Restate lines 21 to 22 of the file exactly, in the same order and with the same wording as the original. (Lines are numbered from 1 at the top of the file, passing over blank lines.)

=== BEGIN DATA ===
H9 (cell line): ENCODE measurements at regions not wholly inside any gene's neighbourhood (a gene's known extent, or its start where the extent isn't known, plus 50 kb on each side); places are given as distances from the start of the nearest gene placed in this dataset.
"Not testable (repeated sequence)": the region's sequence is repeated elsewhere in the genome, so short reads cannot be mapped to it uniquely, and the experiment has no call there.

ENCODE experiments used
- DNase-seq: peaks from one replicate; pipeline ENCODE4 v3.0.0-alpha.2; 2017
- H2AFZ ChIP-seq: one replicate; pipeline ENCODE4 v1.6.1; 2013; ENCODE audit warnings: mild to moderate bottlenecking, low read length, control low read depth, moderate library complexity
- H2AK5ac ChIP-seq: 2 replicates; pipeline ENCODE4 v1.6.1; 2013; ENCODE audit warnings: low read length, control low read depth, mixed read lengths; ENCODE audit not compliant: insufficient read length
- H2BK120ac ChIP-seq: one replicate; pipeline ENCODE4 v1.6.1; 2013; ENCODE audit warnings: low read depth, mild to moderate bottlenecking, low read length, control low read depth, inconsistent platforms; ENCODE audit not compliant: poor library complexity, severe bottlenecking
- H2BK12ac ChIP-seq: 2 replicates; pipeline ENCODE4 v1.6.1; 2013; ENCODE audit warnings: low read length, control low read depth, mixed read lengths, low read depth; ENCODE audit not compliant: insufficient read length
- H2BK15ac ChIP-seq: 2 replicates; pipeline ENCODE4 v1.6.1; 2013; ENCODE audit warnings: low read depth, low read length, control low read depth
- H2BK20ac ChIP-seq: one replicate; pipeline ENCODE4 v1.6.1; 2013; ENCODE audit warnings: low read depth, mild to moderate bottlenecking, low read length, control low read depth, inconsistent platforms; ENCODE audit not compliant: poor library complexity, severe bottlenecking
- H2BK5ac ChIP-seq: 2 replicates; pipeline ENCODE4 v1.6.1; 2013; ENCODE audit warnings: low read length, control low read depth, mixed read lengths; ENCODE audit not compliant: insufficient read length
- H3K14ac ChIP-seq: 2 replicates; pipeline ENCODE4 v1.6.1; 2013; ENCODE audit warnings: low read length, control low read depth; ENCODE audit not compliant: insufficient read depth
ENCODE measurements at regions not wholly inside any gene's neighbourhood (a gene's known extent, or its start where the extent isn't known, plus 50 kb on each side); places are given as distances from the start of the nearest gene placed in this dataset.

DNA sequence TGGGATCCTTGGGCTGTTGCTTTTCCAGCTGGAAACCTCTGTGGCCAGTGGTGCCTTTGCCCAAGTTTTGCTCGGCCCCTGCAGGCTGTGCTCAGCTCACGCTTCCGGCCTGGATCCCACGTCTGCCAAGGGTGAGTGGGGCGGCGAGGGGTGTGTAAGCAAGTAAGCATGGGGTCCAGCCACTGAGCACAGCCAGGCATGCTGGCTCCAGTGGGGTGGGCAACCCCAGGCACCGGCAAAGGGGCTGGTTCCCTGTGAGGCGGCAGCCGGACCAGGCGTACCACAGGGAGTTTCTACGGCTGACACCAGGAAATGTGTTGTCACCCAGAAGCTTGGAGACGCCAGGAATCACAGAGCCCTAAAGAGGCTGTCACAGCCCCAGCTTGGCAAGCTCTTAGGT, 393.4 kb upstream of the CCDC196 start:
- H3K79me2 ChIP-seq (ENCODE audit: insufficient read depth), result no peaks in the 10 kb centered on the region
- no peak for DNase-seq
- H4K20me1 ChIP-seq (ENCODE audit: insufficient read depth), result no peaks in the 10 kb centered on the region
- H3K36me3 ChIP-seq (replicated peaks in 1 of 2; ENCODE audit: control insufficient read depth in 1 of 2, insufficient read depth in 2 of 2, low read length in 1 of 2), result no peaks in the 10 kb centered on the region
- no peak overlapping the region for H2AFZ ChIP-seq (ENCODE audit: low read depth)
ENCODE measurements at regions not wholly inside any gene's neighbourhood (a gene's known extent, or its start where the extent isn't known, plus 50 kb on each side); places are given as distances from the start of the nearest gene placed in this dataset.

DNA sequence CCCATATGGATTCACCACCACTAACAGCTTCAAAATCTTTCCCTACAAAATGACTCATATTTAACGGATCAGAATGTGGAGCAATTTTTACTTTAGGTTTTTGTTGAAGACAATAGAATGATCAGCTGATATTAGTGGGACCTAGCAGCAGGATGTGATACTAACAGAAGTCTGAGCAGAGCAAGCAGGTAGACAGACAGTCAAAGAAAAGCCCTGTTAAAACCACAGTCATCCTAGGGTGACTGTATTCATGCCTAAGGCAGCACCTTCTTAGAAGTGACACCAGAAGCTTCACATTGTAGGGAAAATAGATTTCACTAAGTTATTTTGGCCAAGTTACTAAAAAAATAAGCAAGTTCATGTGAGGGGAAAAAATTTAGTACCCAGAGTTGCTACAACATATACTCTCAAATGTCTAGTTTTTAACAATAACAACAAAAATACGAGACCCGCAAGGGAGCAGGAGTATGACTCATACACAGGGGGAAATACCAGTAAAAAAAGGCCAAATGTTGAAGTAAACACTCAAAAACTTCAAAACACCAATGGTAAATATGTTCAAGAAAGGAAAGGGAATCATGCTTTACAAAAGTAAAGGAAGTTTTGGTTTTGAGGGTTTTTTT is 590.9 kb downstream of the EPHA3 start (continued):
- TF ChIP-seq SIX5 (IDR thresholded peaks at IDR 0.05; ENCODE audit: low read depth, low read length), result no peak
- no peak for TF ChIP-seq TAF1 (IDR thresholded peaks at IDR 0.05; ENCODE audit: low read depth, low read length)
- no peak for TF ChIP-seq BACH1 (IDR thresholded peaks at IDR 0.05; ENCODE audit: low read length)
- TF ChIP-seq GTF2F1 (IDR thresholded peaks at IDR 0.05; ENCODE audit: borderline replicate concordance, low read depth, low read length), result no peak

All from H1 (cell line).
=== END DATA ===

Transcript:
DNA sequence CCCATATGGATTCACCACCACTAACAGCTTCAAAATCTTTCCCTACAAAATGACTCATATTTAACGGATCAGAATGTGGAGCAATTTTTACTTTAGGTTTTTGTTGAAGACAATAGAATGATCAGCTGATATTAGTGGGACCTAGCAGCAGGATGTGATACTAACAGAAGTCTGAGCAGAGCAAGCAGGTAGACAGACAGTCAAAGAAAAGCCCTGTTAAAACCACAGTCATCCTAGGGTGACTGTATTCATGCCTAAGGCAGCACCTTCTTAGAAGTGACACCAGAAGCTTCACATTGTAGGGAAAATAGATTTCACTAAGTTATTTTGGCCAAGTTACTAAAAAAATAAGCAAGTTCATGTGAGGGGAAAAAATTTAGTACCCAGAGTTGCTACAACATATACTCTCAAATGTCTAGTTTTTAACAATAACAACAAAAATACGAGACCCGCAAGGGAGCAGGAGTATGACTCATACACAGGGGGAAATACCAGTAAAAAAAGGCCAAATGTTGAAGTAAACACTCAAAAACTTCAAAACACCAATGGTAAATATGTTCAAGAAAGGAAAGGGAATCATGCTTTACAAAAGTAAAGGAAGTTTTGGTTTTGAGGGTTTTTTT is 590.9 kb downstream of the EPHA3 start (continued):
- TF ChIP-seq SIX5 (IDR thresholded peaks at IDR 0.05; ENCODE audit: low read depth, low read length), result no peak